she peers through the stalks and brushes the cornsilk from her cerulean gaze with golden hands…small green boys caper in the tall rushes under a bloated red sun…a lagoon boiling with silver ripples as dark things twist in its depths…line of labor in the desert, plucking burning bushes to be thrown in long yellow bins…a trail of bubbles etching a line of blue breath as the fish god passes through its medium…orange men with long slender wings gambol above a watery marble, trailing their fingers through the russet clouds…black basalt is the relief which outlines these small, fur white people ascending the mountain…girl children with sad eyes huddle under weak shelters as it rains green frogs and blue snakes…a field ruined by grasshoppers and the wheat’s ward hangs from a tree in hopeless abandon…its corrugated steel rusted, its timbers rotted, its plaster and paint peeling, its streets and windows cracked, its buildings and stores crumbled, its soul decaying like the corpse on the road into the city…a hum of computer in an empty room that smells of morning coffee…roaches desperately race across linoleum, a black flag at their rear…shoes, countless matches and mismatches, fill the warehouse with a musky smell…candles gutter as the black nights blows through the red drapes…women weave baskets from the slender hairs of yellow-eyed cattails that root and lap at pond’s edge…songs that echo through its drafty streets, and a long dead philosopher asks if a tree can be heard when it falls with nobody around to hear…blue and orange turtles leashed to a sapling with bright yellow string trundle in a circle as the laughter of children echo over the hill…neon squirrels flicker through the park at night…old men sit on knurled steps to reminisce about the green days of youth and sip tea in a cloud of smoke…tin cans and aluminium kitchenware on small paraffin stoves splash ethereal blue on the walls of the cardboard shanty…the circle of stars, through the quickening ever-rushing fall of night and swell of day, wobble as the years pass…lazy dust in the lethargic bedroom…thin and bent, his spectacles reflecting monitorlight, he taps slowly at the keyboard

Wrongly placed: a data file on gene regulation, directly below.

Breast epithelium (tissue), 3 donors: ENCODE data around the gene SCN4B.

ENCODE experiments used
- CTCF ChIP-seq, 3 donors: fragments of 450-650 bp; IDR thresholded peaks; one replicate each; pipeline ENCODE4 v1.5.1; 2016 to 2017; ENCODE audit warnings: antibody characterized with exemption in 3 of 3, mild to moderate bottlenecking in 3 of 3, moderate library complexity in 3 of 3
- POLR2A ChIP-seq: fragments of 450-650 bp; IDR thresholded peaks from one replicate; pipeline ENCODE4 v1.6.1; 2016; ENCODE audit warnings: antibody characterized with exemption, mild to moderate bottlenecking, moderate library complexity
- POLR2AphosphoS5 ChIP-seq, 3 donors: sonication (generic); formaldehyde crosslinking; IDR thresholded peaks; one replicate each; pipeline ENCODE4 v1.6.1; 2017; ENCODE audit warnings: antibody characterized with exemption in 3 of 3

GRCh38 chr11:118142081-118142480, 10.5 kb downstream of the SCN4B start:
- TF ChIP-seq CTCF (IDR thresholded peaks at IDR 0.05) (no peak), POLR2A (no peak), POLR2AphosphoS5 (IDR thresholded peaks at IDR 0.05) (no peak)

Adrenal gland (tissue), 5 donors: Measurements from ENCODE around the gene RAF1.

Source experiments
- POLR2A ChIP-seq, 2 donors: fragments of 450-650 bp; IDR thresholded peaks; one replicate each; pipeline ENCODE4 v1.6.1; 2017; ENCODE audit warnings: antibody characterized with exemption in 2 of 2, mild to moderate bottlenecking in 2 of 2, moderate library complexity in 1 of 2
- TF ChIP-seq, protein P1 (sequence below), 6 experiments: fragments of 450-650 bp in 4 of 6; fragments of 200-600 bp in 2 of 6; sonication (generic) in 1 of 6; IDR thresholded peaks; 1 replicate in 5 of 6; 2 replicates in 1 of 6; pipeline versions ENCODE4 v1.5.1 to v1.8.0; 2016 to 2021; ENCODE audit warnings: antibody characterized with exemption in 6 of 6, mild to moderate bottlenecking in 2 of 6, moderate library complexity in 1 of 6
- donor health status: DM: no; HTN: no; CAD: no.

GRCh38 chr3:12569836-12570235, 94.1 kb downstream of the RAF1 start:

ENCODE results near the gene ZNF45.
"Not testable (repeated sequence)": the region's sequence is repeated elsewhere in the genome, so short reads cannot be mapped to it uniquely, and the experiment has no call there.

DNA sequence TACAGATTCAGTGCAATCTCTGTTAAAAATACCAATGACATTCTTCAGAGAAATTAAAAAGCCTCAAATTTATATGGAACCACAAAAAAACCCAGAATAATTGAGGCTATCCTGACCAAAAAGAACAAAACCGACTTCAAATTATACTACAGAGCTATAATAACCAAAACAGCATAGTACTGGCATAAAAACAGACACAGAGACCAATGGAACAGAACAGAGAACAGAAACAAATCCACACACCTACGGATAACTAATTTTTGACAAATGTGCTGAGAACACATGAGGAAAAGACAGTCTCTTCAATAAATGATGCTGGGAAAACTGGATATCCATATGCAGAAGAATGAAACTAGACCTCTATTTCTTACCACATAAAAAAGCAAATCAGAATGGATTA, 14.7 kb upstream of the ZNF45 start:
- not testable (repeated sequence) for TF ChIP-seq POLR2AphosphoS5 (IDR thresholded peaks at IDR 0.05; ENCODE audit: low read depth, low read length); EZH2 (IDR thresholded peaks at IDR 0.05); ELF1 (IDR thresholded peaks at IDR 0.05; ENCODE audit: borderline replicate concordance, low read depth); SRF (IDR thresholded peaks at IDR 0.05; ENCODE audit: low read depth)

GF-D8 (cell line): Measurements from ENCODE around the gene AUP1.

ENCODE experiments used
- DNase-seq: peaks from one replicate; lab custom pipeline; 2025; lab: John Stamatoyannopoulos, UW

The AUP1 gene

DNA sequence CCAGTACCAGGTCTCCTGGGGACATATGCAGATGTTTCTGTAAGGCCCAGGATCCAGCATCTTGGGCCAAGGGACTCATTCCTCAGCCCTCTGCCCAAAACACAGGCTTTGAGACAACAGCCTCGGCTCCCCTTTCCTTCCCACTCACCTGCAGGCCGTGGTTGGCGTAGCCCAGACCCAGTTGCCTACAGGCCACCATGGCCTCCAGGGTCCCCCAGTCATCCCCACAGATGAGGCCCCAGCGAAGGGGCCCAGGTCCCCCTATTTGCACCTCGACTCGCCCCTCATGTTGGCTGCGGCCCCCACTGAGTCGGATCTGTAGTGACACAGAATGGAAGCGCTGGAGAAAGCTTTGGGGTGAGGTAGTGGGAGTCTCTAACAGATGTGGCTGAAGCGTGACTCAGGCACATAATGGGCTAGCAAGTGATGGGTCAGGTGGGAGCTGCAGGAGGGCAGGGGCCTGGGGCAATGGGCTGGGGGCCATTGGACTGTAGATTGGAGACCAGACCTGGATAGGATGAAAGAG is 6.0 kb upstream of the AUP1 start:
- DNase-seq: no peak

The wayfarer stood at the crossroads, holding a small leather satchel with gloved hands. He wore a long coat, with an upturned collar. His eyes, green like beetle sap, watched the crooked streetsign rattle in the wind, its mischief also fondly fondling his rich brown mantle of hair. His breath steamed from aristocratic nostrils that sniffed as a line of dust slowly grew from the west.